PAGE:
There’s an evolution taking place in the IT industry: the continuous and steady progression from traditionally installed software to cloud technology. In the cloud computing model, the vendor provides Web-based access to applications as a service, through a subscription pricing model. The vendor takes responsibility for everything, including servers, storage, backups, system updates, applications, databases, and maintenance. This eliminates the need for customers to buy, deploy, and manage IT infrastructure, saving the customer large upfront deployment costs and ongoing maintenance headaches.
Warehouse Management System Technology is now available in the cloud delivery model from some providers, offering a lower cost, reduced risk option. When evaluating WMS providers, it is imperative for every business to understand the total cost of ownership (TCO)—including both direct and indirect costs—of the technology and labor associated with adopting WMS technology. The scrutiny of new technology projects has never been higher and building a business case to justify an investment in supply chain management technology has never been more crucial. While some see cloud as being simply the next level of technology, the shift towards cloud computing also has very tangible financial benefits.
More Technology for Less Cost:
For most businesses, infrastructure, development, and IT management are not core competencies or business differentiators. The anemic economy compels businesses to look even harder at their core competencies and costs. Ask yourself: can someone else do it for you more effectively and at less cost? Take, for example, the explosive growth of 3PL/logistics services providers, hired to take on tasks manufacturers and distributors used to do themselves, because the 3PL can perform the service more efficiently and at less cost than the company can itself.
Lower Total Cost of Ownership (TCO):
Performing system upgrades is one of the most dreaded IT tasks related to traditional WMS software. Did you know there are a large number of businesses out there that have had to cough up a million dollars just to upgrade their WMS? With WMS in the cloud, your vendor performs routine software maintenance for you, including scheduled upgrades and patches. Additionally, in traditional enterprise data centers; it is fairly common to experience capacity constraints or waste caused by spikes and troughs in demand throughout the year. You either need to wait while additional server hardware is ordered, shipped, and brought into operation—which can take months and cause lost business and unfulfilled orders—or you have excess capacity, meaning wasted space and expense. The cloud is elastic and scalable, so you can access more power when you need, and scale back during slower periods.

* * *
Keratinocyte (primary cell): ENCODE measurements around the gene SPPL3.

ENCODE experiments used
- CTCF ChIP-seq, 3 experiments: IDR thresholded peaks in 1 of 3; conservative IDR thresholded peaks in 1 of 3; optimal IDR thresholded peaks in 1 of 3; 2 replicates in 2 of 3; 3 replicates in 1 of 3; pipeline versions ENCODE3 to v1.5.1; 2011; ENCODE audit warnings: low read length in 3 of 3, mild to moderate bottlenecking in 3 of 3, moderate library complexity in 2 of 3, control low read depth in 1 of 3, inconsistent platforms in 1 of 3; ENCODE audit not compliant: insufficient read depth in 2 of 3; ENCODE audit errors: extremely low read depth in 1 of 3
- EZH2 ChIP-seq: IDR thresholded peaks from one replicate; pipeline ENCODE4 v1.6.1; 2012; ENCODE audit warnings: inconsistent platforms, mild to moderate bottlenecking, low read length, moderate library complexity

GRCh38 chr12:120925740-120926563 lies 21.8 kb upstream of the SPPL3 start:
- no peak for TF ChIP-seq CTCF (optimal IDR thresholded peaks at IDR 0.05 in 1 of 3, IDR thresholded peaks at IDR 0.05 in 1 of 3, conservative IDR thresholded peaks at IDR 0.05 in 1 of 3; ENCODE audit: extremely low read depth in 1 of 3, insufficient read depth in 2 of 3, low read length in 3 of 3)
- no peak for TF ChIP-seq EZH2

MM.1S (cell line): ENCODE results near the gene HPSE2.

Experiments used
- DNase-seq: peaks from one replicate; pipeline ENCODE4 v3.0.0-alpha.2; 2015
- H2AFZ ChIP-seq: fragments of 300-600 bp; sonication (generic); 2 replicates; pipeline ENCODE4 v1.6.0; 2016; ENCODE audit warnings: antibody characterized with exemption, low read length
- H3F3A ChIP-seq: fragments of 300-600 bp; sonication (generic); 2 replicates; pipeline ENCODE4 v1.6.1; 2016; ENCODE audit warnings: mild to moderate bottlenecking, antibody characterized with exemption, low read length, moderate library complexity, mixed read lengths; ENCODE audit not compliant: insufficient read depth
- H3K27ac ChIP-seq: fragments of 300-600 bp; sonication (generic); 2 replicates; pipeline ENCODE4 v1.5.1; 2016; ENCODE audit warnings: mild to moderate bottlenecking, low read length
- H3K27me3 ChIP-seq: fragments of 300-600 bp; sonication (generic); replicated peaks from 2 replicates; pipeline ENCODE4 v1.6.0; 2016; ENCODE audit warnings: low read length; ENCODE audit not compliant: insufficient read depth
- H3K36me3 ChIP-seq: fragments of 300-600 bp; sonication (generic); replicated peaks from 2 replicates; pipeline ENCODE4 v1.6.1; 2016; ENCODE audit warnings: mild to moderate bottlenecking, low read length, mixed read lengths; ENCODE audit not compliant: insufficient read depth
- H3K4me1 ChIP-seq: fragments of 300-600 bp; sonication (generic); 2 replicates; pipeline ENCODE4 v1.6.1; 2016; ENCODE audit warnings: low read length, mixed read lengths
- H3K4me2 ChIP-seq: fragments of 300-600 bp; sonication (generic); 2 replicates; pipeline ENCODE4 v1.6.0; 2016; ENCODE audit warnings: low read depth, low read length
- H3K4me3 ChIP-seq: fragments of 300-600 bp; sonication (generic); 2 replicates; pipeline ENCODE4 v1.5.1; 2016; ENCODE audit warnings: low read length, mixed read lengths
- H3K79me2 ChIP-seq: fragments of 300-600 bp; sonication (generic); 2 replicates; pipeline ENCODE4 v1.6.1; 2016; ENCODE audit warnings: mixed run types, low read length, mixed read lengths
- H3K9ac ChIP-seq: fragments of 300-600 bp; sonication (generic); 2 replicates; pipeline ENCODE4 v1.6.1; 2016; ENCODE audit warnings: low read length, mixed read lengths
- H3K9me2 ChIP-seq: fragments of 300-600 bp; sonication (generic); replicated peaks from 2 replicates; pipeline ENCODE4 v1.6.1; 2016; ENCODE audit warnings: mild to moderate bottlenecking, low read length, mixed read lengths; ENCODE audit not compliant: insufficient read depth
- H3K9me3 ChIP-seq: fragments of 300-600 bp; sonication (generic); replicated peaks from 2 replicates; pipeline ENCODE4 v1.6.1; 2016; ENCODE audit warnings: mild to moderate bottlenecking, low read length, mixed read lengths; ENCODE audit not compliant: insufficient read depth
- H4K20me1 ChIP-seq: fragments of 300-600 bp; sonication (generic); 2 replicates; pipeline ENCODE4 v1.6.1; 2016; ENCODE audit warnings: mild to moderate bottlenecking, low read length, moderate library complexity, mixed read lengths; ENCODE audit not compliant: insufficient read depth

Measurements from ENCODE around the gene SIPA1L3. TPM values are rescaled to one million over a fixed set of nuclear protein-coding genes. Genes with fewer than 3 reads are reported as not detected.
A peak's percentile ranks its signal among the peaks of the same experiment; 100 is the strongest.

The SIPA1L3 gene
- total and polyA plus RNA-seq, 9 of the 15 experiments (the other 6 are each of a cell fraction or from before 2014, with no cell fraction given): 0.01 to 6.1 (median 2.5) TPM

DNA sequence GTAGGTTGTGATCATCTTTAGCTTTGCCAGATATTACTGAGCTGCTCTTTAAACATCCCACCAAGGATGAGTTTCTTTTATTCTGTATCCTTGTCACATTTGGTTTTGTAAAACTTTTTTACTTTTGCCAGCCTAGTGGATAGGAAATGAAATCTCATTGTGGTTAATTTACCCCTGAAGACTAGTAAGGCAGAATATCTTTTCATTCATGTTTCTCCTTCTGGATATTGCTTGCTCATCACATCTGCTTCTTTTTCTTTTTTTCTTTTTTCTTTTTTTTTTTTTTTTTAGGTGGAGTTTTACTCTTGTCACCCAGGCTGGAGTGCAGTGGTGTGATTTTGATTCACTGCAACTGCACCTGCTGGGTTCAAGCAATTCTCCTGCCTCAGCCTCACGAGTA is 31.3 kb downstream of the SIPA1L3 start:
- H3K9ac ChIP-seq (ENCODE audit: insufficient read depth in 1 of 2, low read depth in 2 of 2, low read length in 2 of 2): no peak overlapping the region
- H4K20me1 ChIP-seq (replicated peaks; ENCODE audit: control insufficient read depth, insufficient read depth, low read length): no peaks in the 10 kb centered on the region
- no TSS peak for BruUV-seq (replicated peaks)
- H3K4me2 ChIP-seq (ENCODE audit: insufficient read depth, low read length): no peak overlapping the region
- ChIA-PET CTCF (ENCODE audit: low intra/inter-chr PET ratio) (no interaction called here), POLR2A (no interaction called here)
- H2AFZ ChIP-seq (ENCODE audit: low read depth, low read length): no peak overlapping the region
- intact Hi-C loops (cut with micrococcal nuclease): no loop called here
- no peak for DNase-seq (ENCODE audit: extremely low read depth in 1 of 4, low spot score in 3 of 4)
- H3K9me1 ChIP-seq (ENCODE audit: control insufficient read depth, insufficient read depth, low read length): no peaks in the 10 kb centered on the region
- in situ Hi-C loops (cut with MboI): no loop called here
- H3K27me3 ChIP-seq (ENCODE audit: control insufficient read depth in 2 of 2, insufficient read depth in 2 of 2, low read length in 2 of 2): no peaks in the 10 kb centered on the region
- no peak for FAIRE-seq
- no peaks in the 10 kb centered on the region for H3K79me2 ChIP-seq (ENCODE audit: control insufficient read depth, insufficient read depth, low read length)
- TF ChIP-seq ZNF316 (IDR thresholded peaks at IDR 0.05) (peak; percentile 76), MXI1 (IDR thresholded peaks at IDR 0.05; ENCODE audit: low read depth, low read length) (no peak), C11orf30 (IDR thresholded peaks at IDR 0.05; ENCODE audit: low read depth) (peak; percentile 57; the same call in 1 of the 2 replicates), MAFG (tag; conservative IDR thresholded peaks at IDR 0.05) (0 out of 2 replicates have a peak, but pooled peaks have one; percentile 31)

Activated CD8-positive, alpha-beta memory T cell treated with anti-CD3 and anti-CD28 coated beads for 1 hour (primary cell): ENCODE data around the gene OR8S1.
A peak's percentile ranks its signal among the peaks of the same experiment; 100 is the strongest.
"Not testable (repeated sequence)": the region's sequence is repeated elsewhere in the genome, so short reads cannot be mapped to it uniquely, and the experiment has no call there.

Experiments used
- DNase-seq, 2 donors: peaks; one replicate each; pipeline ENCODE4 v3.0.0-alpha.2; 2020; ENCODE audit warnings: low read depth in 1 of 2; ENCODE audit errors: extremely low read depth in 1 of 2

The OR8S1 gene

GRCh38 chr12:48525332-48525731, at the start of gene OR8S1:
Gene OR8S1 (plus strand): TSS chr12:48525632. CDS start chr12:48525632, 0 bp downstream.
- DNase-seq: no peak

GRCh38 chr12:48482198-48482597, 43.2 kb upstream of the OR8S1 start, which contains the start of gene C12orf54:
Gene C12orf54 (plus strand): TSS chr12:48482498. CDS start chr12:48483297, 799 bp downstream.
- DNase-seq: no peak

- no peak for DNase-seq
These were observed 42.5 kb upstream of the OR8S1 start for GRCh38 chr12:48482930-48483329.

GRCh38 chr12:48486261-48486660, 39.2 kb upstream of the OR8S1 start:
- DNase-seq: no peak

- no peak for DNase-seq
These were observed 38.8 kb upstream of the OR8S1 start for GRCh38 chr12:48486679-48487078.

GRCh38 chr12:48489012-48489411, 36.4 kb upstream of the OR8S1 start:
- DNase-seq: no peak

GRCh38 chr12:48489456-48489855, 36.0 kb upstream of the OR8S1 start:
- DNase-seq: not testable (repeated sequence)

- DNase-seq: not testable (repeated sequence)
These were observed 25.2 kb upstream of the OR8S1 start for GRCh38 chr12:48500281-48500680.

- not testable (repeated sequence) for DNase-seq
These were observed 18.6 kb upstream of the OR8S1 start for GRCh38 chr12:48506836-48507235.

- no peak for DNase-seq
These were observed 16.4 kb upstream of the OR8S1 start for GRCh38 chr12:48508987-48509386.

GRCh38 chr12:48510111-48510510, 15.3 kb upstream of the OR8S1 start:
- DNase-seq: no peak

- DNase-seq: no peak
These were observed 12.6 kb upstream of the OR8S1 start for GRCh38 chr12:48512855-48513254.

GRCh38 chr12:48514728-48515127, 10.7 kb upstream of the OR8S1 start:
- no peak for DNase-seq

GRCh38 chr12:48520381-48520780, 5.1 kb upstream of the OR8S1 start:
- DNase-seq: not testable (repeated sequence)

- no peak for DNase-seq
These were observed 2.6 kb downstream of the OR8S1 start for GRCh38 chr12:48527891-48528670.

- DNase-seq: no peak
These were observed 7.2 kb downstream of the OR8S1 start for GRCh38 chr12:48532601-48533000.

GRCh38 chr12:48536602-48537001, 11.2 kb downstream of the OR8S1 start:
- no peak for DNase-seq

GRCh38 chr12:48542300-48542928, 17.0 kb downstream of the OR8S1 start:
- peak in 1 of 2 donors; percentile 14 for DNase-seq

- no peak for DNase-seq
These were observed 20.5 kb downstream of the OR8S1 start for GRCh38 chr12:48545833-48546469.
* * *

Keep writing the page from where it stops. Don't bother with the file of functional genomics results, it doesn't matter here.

Removes the IT Requirement, and Empowers The Supply Chain Team:
In many companies as much as 70 percent of the typical IT budget is spent just on making sure the business remains operational— tasks such as keeping servers running and performing upgrades. In the best cloud models, IT staff can devote their time to improving the business, rather than trying to solve infrastructure issues and applying software patches. IT can move from being an interchangeable commodity to a differentiator, shifting from maintenance to innovation.
When an IT team knows they need to run the underlying infrastructure, they realize there will be an inherent expectation that the business will rely on them for broader application support. Using cloud applications forces businesses to think differently about who will truly be accountable for the software and its implementation. If it is determined that the business process owners should “own” the software, the business process owners should likewise be accountable for it.
In order to make good business decisions about information technology investments, the business process owner—not the IT department must make the decision about investment and commitment to information technology. Sound business decisions about using technology cannot be made if the business owner perceives to be getting the system “for free” from IT. Similarly, a decision to invest in IT should not be limited by lack of internal IT resources or IT project prioritization. If a technology project stands on its own business merit, there should be a mechanism to execute on that project. That means that IT is freed up, and the supply chain department: